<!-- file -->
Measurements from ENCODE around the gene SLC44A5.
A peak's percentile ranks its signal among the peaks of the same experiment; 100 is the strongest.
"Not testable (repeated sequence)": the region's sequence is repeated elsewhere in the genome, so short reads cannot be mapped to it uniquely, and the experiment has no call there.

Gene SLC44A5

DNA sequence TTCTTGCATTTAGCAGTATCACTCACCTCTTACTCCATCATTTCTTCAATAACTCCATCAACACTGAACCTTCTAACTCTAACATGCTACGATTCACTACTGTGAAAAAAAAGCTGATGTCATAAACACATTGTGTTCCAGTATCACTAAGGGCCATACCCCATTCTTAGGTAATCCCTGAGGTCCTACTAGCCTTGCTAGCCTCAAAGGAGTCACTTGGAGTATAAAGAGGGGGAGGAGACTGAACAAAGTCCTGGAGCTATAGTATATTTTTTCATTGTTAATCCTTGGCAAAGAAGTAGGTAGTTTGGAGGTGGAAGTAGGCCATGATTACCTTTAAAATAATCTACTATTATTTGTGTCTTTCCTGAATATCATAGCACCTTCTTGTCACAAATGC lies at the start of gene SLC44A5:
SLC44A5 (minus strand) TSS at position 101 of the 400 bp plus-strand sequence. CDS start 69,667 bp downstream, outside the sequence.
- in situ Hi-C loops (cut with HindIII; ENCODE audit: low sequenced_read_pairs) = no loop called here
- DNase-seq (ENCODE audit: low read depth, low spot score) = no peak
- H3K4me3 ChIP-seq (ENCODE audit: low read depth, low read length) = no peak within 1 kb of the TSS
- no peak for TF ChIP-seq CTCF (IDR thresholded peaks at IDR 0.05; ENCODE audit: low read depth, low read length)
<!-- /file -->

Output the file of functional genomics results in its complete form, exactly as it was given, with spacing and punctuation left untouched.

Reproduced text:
Measurements from ENCODE around the gene SLC44A5.
A peak's percentile ranks its signal among the peaks of the same experiment; 100 is the strongest.
"Not testable (repeated sequence)": the region's sequence is repeated elsewhere in the genome, so short reads cannot be mapped to it uniquely, and the experiment has no call there.

Gene SLC44A5

DNA sequence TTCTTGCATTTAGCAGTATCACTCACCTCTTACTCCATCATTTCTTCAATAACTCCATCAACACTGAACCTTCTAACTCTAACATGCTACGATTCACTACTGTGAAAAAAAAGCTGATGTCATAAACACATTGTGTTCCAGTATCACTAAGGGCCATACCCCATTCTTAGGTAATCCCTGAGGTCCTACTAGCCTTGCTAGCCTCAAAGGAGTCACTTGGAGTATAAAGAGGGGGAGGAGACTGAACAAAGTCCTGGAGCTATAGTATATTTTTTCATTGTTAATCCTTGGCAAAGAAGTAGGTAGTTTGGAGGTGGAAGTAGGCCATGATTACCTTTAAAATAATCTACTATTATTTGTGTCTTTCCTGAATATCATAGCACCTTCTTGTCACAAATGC lies at the start of gene SLC44A5:
SLC44A5 (minus strand) TSS at position 101 of the 400 bp plus-strand sequence. CDS start 69,667 bp downstream, outside the sequence.
- in situ Hi-C loops (cut with HindIII; ENCODE audit: low sequenced_read_pairs) = no loop called here
- DNase-seq (ENCODE audit: low read depth, low spot score) = no peak
- H3K4me3 ChIP-seq (ENCODE audit: low read depth, low read length) = no peak within 1 kb of the TSS
- no peak for TF ChIP-seq CTCF (IDR thresholded peaks at IDR 0.05; ENCODE audit: low read depth, low read length)